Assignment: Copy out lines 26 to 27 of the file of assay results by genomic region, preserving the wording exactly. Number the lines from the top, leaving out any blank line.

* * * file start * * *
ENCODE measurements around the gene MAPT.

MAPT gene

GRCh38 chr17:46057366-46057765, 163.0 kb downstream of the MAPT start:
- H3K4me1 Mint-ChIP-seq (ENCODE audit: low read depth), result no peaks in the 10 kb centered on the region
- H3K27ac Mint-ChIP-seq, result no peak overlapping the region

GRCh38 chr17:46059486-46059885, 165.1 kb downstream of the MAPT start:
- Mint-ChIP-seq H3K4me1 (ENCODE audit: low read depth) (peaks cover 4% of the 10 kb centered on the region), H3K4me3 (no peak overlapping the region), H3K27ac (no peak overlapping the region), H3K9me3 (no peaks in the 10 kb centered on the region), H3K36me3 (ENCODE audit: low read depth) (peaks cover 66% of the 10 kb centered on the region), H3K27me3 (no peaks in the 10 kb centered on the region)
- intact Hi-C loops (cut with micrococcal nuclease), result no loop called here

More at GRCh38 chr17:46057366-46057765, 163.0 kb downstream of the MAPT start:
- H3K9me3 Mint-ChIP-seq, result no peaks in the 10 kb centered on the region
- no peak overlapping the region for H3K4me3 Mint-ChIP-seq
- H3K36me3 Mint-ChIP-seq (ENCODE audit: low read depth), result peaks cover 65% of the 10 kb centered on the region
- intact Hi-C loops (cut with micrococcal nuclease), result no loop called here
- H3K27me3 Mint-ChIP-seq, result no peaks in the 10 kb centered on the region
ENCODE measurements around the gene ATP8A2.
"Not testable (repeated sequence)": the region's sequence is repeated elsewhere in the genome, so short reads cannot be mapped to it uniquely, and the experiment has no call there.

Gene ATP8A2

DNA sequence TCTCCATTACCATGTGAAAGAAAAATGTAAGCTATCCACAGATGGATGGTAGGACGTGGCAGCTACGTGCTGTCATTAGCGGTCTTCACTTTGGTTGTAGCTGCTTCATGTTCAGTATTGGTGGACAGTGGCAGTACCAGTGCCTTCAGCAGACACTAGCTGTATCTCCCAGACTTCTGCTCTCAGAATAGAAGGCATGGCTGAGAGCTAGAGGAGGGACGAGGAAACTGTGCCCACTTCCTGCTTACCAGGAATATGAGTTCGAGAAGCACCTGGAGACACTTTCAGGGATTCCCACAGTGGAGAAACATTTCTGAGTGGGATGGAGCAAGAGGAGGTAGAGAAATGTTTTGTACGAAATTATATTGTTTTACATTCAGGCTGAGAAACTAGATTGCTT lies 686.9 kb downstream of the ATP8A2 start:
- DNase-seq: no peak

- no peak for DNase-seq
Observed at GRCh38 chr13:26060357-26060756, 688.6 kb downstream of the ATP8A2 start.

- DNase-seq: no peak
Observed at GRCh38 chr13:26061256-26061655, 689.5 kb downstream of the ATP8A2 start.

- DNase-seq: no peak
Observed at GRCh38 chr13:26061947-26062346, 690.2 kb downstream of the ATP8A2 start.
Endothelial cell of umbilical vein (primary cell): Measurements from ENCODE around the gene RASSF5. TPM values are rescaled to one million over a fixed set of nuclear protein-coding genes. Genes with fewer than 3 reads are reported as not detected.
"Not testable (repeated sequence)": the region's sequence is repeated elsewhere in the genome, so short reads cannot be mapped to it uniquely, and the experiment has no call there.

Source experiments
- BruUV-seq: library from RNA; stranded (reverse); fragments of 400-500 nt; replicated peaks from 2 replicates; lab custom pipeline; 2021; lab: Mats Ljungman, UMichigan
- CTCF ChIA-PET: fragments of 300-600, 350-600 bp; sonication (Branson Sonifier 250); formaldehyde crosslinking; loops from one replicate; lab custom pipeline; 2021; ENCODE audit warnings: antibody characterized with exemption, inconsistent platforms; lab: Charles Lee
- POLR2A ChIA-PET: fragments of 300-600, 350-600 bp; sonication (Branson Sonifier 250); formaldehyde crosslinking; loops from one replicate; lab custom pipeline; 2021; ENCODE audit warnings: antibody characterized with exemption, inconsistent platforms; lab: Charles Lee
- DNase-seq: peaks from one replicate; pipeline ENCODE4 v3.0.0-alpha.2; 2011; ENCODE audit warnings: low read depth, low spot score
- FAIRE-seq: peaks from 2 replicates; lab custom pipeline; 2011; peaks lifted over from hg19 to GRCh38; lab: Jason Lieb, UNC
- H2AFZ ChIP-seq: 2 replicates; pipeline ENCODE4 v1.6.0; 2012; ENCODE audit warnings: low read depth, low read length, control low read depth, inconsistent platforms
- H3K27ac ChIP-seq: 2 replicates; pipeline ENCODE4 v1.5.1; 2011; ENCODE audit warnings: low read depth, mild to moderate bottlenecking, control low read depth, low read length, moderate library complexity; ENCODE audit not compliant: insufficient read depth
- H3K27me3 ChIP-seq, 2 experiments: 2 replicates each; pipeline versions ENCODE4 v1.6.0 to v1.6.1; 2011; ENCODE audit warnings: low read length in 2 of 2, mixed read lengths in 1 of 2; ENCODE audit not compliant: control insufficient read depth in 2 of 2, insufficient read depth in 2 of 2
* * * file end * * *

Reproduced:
Endothelial cell of umbilical vein (primary cell): Measurements from ENCODE around the gene RASSF5. TPM values are rescaled to one million over a fixed set of nuclear protein-coding genes. Genes with fewer than 3 reads are reported as not detected.
"Not testable (repeated sequence)": the region's sequence is repeated elsewhere in the genome, so short reads cannot be mapped to it uniquely, and the experiment has no call there.